Meanwhile, I was in the south side yard continuing to fuss with the access boxes for the black and gray water sewer clean-outs, the gray water diverter valve, and the end of the gray water stub out. All this stuff is on a steep slope, near to each other but not so near to be covered by one box, and in an area where a landscape wall to hold the grade for a path and the gate in the fence will be located. A lot of parameters to optimize. Been back of mind task driving me crazy pretty much ever since the under slab plumbing went in back in June. 

Many approaches have been tried and failed. Last week with the presence of The Brain Trust we all put our minds together. Which meant I had to dig it all out AGAIN, and install three boxes. The upper box was trivial. The middle box required the building of a foundation wall with scrap pavers, bricks, and the ever present "A" Mountain rock to get to a point where I could set the middle box on the foundation so it was high enough to align with the upper box. Had to look sharp. This middle box contains the grey water diverter, which I have automated, but still need access for when it inevitably breaks. The the lowest box contains the stub when we figure out what to do with the grey water.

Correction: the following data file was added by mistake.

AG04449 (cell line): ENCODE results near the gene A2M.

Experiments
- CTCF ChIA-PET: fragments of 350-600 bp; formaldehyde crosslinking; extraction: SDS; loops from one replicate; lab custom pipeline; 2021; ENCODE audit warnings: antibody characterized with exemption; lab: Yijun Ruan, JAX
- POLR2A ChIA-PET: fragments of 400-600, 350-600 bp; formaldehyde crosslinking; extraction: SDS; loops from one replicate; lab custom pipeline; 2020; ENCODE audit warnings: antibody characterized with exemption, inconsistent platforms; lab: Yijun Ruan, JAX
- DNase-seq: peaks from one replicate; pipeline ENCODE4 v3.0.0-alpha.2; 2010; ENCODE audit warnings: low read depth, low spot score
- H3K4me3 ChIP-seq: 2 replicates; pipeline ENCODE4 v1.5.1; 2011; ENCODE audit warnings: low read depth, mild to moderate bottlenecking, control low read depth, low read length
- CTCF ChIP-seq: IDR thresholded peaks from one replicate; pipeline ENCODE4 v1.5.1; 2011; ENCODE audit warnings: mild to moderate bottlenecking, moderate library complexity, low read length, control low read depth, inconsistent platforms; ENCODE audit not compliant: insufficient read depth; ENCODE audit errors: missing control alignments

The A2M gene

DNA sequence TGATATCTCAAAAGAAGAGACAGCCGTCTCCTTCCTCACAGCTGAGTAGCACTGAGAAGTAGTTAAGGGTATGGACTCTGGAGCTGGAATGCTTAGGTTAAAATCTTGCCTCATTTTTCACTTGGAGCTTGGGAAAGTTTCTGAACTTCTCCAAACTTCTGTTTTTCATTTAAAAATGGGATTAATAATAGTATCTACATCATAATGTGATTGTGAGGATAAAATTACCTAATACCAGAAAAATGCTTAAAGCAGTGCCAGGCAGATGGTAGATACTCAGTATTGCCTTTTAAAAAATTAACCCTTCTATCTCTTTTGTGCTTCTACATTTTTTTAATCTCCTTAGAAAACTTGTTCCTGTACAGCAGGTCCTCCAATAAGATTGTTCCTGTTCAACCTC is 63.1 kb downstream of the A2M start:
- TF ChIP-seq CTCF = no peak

Installed the boxes and built a bunch of walls with the waste concrete from the good old slab (that was in the bad old stem wall) and moved a bunch of dirt AGAIN so we establish grades for the path and the steps the fence will need to get down the slope. Let's hope this is the last time!

Here are the pictures. Includes a lovely shot of the new Internet connected irrigation timer.